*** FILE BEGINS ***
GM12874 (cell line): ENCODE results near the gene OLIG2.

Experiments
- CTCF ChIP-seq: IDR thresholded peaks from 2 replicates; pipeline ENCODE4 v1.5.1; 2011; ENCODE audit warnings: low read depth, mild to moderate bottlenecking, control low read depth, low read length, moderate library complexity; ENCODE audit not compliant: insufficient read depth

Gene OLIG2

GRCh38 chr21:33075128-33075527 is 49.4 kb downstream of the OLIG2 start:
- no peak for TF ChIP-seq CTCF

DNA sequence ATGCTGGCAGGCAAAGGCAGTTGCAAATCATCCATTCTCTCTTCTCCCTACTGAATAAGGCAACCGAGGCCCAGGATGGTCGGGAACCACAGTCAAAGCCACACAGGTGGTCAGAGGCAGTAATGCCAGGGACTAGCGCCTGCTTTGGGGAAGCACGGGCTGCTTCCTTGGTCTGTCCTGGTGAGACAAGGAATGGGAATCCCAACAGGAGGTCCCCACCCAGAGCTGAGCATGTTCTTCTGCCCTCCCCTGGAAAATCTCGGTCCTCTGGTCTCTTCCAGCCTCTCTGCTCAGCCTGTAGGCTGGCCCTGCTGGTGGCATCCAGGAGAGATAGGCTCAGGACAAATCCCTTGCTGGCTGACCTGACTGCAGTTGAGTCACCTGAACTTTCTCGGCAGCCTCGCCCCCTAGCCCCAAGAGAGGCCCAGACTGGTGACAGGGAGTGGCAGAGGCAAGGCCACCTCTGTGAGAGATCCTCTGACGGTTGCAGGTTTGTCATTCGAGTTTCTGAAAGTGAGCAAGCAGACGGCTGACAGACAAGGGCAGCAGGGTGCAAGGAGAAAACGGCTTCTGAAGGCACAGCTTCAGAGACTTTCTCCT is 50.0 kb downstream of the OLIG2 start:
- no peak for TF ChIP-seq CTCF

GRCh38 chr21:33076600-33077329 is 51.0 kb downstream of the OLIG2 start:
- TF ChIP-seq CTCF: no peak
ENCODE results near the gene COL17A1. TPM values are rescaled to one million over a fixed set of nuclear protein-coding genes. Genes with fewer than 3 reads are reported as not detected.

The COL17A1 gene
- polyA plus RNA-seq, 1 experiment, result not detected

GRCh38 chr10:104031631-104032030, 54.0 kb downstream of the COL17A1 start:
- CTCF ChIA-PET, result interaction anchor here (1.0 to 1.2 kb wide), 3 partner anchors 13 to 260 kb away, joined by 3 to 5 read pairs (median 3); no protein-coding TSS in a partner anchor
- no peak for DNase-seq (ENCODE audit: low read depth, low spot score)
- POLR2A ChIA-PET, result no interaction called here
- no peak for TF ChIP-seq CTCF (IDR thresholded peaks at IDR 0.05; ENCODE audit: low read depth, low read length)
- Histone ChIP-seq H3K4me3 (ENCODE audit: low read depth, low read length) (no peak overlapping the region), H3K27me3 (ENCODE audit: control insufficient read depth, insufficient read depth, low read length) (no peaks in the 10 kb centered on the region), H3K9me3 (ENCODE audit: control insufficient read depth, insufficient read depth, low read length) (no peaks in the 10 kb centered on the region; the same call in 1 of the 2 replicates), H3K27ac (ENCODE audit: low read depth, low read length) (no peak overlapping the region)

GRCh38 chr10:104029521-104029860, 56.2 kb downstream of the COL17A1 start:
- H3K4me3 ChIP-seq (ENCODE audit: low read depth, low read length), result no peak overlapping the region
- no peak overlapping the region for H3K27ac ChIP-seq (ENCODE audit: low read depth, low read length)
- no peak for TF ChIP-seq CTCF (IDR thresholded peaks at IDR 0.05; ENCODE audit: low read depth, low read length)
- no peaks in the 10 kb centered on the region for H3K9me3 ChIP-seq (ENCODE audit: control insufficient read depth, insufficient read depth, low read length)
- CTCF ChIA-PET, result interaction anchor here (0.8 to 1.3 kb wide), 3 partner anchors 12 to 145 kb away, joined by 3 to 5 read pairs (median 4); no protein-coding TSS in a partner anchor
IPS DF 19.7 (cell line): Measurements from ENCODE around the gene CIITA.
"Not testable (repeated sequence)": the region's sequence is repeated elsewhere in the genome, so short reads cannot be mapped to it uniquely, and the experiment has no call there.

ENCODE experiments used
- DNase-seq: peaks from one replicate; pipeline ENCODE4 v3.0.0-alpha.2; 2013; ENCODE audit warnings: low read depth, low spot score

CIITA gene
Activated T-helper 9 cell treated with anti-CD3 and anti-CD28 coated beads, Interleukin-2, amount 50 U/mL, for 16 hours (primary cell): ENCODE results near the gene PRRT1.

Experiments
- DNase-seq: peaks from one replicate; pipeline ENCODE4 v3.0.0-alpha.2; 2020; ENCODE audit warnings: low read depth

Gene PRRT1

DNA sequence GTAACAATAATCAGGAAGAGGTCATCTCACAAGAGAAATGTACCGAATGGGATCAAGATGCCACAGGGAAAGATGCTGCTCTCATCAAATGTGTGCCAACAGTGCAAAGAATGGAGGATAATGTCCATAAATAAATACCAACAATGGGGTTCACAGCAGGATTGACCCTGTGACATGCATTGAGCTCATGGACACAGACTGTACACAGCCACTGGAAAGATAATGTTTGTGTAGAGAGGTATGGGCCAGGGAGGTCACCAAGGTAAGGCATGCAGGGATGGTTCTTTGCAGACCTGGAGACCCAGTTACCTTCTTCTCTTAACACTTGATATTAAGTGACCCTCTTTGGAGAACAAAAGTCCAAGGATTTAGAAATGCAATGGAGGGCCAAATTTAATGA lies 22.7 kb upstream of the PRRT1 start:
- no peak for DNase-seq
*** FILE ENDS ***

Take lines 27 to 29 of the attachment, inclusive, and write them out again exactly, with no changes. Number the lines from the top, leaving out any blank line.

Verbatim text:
"Not testable (repeated sequence)": the region's sequence is repeated elsewhere in the genome, so short reads cannot be mapped to it uniquely, and the experiment has no call there.

ENCODE experiments used
- DNase-seq: peaks from one replicate; pipeline ENCODE4 v3.0.0-alpha.2; 2013; ENCODE audit warnings: low read depth, low spot score